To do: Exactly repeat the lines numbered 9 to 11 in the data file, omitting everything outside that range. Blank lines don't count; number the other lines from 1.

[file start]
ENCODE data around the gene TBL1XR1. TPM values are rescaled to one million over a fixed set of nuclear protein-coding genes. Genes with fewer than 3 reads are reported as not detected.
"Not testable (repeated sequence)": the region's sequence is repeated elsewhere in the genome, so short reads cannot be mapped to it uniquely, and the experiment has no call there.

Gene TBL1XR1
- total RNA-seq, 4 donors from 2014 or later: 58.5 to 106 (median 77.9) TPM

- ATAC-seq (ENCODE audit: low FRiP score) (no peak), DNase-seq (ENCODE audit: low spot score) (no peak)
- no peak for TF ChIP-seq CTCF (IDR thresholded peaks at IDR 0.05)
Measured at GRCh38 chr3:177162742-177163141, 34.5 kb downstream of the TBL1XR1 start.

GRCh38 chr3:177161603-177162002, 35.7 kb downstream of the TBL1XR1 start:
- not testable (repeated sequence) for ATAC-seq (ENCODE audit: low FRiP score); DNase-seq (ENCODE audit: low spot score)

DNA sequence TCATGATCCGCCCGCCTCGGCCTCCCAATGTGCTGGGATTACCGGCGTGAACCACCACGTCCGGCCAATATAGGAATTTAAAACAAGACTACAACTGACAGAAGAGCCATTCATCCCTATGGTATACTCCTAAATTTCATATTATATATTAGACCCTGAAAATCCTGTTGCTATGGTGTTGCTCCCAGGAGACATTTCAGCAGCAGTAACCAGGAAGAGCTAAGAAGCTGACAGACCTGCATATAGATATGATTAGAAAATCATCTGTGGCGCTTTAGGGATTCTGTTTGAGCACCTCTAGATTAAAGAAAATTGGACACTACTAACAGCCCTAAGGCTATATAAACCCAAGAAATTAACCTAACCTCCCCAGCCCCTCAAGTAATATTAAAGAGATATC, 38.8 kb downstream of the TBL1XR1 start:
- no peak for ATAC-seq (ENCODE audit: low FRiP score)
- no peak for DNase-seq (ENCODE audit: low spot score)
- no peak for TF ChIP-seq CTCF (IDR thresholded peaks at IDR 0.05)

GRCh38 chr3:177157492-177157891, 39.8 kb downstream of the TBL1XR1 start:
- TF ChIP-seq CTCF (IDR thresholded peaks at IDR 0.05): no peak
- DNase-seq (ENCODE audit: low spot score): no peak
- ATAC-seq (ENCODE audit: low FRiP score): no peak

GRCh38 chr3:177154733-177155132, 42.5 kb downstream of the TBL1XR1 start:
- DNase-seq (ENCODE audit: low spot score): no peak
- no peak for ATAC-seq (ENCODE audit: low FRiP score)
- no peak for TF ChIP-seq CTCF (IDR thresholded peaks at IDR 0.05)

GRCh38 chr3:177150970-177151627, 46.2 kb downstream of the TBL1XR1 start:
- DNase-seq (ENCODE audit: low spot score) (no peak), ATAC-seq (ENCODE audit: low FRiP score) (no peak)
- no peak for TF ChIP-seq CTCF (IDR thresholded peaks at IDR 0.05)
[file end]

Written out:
- not testable (repeated sequence) for ATAC-seq (ENCODE audit: low FRiP score); DNase-seq (ENCODE audit: low spot score)

DNA sequence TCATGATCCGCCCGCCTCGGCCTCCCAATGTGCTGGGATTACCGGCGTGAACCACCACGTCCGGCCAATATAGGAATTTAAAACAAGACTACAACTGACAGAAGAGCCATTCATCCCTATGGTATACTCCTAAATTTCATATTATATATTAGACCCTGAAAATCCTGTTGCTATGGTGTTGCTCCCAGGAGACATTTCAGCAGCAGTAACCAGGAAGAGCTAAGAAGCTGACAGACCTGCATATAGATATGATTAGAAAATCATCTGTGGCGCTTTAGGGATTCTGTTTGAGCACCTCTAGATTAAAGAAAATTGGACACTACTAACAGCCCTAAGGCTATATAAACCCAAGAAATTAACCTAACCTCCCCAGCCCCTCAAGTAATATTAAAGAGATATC, 38.8 kb downstream of the TBL1XR1 start:
- no peak for ATAC-seq (ENCODE audit: low FRiP score)